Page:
Interactive Elements Intelligent Guided Test

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The Interactive Elements IGT supports testing multiple states without having to rerun the IGTs. An interactive element is simply anything that the user interacts with on the web page like buttons, links, inputs, menus, etc.

How it works

The first thing you will have to do is put the page in the state you want to test. After that, a few simple questions will guide you through the accessibility tests required for each of the interactive elements on the page.

Click "START" when you are ready to perform the test.


The Interactive Elements IGT captures screenshots of each interactive element. While screenshots are being captured, please do not scroll or interact with the page.

Step 1: Missing

First, the IGT will scan the page (or component) to find all of the interactive elements. If Machine Learning is enabled (see settings page), it will detect any elements not marked up with interactive attributes (roles, tab index, etc) that may in fact be interactive.

On this first question, you are asked to select any interactive elements that were missed. If nothing is missing, simply click "NEXT".

Next, you can choose which element you would like to test. By default, these elements are grouped "intelligently" using our algorithm to group similar elements. However, you can choose to group them by role or have them presented with no grouping at all using the "Group by" control.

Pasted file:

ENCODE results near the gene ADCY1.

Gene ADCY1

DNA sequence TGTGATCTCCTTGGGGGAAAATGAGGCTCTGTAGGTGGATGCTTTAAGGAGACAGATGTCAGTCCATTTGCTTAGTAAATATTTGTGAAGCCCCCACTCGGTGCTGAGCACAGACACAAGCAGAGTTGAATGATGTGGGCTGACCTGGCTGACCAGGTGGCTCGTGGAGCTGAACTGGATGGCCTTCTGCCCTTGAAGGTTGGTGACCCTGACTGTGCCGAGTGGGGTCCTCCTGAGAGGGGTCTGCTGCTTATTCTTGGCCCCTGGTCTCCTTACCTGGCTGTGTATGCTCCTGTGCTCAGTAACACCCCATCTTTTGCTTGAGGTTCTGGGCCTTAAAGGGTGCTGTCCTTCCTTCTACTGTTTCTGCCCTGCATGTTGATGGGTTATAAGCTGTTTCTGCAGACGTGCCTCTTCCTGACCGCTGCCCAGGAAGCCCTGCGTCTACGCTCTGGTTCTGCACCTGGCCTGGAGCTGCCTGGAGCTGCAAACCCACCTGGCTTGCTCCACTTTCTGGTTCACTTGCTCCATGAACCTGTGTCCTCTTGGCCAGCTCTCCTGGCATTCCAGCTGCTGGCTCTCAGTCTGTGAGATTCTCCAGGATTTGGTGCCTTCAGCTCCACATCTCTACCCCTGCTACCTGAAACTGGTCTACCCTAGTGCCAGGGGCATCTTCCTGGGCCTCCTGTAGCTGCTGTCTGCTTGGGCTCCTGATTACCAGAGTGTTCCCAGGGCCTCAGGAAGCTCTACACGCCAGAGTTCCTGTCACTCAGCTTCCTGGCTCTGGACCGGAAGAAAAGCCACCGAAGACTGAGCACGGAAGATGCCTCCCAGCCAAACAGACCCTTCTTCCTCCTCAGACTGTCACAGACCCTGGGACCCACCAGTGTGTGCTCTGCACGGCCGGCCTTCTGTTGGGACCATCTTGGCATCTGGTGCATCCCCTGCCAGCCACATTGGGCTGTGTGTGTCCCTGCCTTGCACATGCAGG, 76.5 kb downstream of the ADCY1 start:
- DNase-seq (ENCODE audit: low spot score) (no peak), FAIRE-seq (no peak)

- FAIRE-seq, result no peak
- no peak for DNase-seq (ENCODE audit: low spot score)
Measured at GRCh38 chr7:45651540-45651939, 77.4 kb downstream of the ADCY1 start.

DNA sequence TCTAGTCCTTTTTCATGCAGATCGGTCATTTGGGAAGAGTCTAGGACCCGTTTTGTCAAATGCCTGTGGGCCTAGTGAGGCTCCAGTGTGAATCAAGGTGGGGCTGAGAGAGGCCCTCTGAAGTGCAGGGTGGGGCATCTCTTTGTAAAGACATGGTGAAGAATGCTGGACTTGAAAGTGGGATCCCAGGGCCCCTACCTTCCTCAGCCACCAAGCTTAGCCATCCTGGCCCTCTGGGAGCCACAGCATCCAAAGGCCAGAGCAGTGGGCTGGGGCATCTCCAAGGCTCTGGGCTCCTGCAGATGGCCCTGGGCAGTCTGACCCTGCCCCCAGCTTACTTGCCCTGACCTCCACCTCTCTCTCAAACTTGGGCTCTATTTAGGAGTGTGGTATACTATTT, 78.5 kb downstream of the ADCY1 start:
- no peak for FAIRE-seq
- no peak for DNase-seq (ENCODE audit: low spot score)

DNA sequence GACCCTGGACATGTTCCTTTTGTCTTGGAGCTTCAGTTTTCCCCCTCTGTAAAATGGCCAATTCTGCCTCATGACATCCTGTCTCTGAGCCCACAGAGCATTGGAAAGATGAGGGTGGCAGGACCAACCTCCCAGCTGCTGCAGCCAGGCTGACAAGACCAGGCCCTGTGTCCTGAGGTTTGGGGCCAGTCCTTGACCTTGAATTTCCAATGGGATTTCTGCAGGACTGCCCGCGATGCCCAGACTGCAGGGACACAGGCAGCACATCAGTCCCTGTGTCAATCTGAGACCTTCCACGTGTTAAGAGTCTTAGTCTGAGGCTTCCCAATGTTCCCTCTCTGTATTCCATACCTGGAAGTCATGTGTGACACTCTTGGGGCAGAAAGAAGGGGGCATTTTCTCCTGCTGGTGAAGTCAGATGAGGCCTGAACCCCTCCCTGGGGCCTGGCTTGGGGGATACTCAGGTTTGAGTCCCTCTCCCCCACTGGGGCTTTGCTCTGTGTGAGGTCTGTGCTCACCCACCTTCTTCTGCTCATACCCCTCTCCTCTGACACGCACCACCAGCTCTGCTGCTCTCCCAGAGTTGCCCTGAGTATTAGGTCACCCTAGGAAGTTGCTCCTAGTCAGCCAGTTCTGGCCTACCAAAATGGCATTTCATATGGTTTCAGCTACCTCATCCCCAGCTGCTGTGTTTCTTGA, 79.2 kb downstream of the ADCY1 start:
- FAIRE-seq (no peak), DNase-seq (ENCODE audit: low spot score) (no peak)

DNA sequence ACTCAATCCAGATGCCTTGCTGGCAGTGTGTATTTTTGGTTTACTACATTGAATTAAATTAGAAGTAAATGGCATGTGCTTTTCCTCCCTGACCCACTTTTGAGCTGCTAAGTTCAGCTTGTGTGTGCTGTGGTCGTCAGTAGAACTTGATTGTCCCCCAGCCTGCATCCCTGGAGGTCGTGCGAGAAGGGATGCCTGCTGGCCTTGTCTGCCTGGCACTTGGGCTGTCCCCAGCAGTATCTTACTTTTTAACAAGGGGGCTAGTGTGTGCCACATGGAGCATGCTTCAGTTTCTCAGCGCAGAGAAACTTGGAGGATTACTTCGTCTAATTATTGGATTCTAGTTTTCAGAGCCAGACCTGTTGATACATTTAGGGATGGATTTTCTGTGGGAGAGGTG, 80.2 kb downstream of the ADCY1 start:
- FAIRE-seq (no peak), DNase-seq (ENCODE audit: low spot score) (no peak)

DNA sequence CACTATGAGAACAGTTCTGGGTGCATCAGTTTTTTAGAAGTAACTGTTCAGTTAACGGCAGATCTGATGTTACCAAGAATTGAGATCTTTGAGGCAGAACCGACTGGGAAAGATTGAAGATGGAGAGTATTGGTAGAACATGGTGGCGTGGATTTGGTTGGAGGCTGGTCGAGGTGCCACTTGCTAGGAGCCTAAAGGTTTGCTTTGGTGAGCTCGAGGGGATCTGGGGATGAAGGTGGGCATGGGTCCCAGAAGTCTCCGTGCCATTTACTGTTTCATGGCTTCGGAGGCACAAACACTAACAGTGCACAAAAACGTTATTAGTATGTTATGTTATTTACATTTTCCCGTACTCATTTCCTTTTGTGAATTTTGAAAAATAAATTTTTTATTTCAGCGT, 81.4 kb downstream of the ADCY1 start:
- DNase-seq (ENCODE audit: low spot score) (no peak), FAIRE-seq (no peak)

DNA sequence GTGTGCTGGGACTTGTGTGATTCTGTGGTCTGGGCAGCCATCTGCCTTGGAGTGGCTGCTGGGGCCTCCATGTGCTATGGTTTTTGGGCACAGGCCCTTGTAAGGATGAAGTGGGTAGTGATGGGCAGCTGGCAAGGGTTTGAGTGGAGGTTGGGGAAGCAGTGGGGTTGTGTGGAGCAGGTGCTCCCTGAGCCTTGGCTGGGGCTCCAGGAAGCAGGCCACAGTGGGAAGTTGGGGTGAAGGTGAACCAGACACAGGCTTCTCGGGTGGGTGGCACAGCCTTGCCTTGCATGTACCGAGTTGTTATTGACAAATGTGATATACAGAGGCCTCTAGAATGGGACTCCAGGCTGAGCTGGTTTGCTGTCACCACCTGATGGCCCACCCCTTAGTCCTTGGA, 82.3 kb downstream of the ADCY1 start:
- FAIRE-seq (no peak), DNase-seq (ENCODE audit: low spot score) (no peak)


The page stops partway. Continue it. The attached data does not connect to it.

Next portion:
Step 2: Accuracy

For the elements you choose to test, you will be asked to verify the Accessible Name, Role and State of the element. The Accessible Name is used to convey the purpose of the interactive elements such as a label on a form field. The Role indicates what control the user is interacting with (button, tab, link etc.). The State tells the user using assistive technology what is the current state of the control (such as selected/unselected, checked/unchecked).

Accessible Name

You will be asked to confirm the Accessible Name accurately describes the interactive elements purpose.


Next, if the IGT is able to detect the role, it will be pre-selected. You can override the default selection if the role is different than what is detected from a dropdown of available roles.


Similarly, the IGT will display pre-selected states. For elements where a state is not relevant, leave the state as "Not Applicable". After you have confirmed the Accessible name, role and the state being properly conveyed, you can test another state of the same element! Go ahead and put the Interactive Element in the additional state you'd like to test (such as checking a checkbox, selecting a tab etc.). Once you are ready, click "CHECK ELEMENT'S STATE". The IGT will detect the new state and you can confirm whether the state is being correctly conveyed. This will be repeated for all elements you selected for testing. Once you are done testing all the selected elements and their states you wish to test, select "NEXT".

What it tests for

The Interactive Elements IGT tests for:

  • Valid accessible names
  • Valid roles
  • Valid states


What do each of the available "Element States" mean?

Below is a breakdown of each of the available states to test in the Interactive Elements IGT.